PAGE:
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Koko Da Doll, Protagonist of Sundance Documentary ‘Kokomo City’, Discovered Deceased in Atlanta


Koko Da Doll, one of the trans women from the popular Sundance documentary Kokomo townwas found dead Tuesday night in Atlanta.

On Thursday, Kokomo town director D Smith in an Instagram post said the shooting and death of Koko Da Doll, whose first name is Rasheeda Williams, was “the latest victim of violence against black transgender women.”

“I made Kokomo town because I wanted to show the fun, humanized, natural side of black trans women. I wanted to create images that didn’t show the trauma or statistics of murdering transgender lives. I wanted to create something fresh and inspiring. I did. We did! But here we are again. It is extremely difficult to process Koko’s passing, but as a team we are now more than ever encouraged to inspire the world with her story. To show how beautiful and full of life she was. She will inspire future generations and will never be forgotten,” said the director of the documentary.

According to the Atlanta Police Department, officers responded to reports of a shooting at Martin Luther King Jr. just before 11 p.m. Drive SW. conscious or breathing and pronounced deceased at scene by AFR (Atlanta Fire Rescue Department). Police did not name the victim.

The statement continued: “Homicide detectives arrived at the scene and are working to establish the circumstances surrounding the incident. The investigation continues.”

Representatives for Cinetic Media and Magnolia Pictures, which has been acquired Kokomo town to his Sundance arc, referenced The Hollywood Reporter to D. Smith’s Instagram post, adding that they had no additional details.

Koko Da Doll was one of four black transgender sex workers, including Daniella Carter, Dominique Silver, and Liyah Mitchell, featured in D. Smith’s documentary. The feature film followed each of their experiences in New York and Atlanta as they explored the disconnect between the black community and themselves, as well as the threats they face every day.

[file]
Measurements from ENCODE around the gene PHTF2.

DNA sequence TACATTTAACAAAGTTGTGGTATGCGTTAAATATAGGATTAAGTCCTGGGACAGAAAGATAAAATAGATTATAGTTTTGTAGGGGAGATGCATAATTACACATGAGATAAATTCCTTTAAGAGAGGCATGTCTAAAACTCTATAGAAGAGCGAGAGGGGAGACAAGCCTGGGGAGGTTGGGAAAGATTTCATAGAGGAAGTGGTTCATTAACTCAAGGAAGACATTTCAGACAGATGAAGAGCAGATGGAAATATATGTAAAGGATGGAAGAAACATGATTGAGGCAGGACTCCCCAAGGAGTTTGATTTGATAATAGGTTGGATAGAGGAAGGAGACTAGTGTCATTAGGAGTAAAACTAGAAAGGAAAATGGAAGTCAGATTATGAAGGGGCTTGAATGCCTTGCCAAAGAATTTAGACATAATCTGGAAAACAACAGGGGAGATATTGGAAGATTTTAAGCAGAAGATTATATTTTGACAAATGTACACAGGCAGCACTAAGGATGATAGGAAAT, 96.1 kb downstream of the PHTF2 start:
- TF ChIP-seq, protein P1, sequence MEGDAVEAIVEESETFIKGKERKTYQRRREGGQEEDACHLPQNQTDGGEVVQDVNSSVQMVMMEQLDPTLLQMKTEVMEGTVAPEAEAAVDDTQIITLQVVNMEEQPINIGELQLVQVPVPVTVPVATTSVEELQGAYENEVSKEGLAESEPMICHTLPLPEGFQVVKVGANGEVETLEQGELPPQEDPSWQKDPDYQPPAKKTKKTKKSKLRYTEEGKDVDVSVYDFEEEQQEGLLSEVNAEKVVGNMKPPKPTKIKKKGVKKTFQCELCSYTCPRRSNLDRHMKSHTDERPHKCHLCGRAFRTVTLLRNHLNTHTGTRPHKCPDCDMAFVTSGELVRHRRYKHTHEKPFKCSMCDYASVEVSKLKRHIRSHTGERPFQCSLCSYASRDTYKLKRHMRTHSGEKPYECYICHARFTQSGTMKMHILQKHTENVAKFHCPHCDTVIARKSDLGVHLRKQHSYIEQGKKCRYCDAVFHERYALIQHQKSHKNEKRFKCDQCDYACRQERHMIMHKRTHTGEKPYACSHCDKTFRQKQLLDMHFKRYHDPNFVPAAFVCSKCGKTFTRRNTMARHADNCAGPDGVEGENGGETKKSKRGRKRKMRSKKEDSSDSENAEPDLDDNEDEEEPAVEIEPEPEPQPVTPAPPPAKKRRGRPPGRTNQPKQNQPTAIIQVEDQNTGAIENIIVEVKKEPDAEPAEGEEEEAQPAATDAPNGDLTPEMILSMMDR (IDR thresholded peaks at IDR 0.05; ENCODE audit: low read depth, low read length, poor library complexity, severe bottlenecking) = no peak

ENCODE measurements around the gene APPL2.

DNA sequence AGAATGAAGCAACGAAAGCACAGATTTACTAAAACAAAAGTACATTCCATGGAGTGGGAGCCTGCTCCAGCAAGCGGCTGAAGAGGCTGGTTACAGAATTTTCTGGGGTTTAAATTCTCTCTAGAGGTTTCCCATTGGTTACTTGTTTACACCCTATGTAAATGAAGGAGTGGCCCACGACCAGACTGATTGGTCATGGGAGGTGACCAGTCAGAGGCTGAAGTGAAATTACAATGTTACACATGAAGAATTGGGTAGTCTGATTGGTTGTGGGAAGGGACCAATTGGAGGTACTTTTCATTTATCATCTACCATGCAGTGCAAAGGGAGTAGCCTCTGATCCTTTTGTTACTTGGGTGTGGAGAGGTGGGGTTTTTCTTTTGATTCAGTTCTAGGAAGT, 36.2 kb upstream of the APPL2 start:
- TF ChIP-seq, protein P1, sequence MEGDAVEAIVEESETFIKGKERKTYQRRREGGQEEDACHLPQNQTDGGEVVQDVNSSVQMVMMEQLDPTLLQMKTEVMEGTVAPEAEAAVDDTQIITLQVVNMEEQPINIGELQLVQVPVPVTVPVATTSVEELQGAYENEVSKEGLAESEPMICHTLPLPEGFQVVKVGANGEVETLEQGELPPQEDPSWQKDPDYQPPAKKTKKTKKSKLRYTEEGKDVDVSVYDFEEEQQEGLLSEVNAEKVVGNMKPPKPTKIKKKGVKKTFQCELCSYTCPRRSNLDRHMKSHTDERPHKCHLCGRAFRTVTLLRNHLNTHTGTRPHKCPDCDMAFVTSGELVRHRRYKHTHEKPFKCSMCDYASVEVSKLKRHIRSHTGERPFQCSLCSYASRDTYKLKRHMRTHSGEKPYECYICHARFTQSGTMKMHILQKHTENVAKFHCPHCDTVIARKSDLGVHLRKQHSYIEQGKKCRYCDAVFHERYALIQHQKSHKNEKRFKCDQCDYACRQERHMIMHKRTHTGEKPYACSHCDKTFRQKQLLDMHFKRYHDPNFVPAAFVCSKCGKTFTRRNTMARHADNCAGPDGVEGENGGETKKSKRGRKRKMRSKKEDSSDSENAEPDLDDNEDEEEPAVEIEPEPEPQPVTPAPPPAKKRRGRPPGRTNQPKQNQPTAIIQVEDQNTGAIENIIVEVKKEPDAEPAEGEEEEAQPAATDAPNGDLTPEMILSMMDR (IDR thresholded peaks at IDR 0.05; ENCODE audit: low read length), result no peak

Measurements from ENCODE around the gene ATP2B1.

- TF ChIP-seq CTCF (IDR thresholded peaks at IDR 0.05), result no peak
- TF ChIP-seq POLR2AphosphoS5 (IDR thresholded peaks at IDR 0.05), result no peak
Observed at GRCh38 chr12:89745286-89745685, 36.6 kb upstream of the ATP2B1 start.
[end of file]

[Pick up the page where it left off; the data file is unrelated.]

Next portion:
The film won two awards at the Sundance Film Festival in January, including the NEXT Audience Award and the NEXT Innovator Award. In her review of the paper, THR critic Lovia Gayarkye wrote, “Violence – both real and anticipated – is the most obvious thematic thread, but competing for space and attention is beauty.”

The festival shared one tribute to Koko on his official Twitter account, writing: “We are saddened to hear about the death of Rasheeda Williams, aka Koko Da Doll. We were honored to have her at the festival this year Kokomo town, where she reminded black trans women, “we can do anything, we can be whatever we want to be.” It’s a tragic loss.”

Carter, one of the participants in the documentary as well went to Instagram, saying, “MY CASTMATE WAS KILLED LAST NIGHT. I am really at my wits end and in deep pain. Contact ATl PD if you have any tips. Please share this with everyone you know in atl.”

That’s what the Atlanta Police Department said Twitter the department is actively investigating three violent crimes involving transgender women this year and that “while these individual incidents are unrelated, we are deeply aware of the epidemic-level violence faced by black and brown transgender women in America.”

Merry C. Vega is a highly respected and accomplished news author. She began her career as a journalist, covering local news for a small-town newspaper. She quickly gained a reputation for her thorough reporting and ability to uncover the truth.

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